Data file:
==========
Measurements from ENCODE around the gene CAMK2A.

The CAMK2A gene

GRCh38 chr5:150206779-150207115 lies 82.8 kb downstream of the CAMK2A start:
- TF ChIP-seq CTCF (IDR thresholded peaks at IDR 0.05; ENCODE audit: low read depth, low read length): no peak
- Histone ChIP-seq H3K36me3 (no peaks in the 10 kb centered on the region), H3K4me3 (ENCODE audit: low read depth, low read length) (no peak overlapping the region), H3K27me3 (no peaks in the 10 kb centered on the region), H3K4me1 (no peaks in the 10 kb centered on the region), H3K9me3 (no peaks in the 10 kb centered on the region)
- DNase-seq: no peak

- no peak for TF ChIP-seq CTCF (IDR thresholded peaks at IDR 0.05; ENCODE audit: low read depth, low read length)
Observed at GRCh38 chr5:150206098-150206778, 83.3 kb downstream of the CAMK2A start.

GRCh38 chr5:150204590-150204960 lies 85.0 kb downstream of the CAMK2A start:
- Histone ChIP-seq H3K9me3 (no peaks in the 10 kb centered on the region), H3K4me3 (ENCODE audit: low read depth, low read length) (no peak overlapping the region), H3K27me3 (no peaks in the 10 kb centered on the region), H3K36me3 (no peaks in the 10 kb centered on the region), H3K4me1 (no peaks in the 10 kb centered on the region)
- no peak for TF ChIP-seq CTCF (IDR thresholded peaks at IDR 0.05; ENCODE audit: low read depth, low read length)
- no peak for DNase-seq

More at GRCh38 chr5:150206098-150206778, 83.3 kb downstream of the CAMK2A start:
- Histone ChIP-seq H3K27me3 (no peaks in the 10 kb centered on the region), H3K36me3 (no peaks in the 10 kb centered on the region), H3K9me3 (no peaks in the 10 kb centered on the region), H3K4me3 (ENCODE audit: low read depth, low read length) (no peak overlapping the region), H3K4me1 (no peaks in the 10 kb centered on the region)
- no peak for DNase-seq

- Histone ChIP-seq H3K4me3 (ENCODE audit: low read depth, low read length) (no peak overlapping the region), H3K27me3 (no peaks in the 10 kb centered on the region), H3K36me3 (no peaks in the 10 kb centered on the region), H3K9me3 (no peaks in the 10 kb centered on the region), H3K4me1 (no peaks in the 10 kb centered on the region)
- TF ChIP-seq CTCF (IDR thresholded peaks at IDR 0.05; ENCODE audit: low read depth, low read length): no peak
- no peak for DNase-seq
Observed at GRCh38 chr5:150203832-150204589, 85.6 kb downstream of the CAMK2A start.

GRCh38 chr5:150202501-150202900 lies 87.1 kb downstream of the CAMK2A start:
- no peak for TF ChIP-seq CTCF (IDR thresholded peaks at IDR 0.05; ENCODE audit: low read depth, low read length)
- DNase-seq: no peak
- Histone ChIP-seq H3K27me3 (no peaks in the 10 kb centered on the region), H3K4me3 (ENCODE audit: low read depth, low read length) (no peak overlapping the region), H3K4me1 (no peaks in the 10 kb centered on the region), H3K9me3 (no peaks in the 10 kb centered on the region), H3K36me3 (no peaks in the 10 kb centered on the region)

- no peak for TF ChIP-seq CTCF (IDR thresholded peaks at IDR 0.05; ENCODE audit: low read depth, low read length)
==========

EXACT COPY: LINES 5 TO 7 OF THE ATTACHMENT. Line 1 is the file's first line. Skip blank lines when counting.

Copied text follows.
- Histone ChIP-seq H3K36me3 (no peaks in the 10 kb centered on the region), H3K4me3 (ENCODE audit: low read depth, low read length) (no peak overlapping the region), H3K27me3 (no peaks in the 10 kb centered on the region), H3K4me1 (no peaks in the 10 kb centered on the region), H3K9me3 (no peaks in the 10 kb centered on the region)
- DNase-seq: no peak

- no peak for TF ChIP-seq CTCF (IDR thresholded peaks at IDR 0.05; ENCODE audit: low read depth, low read length)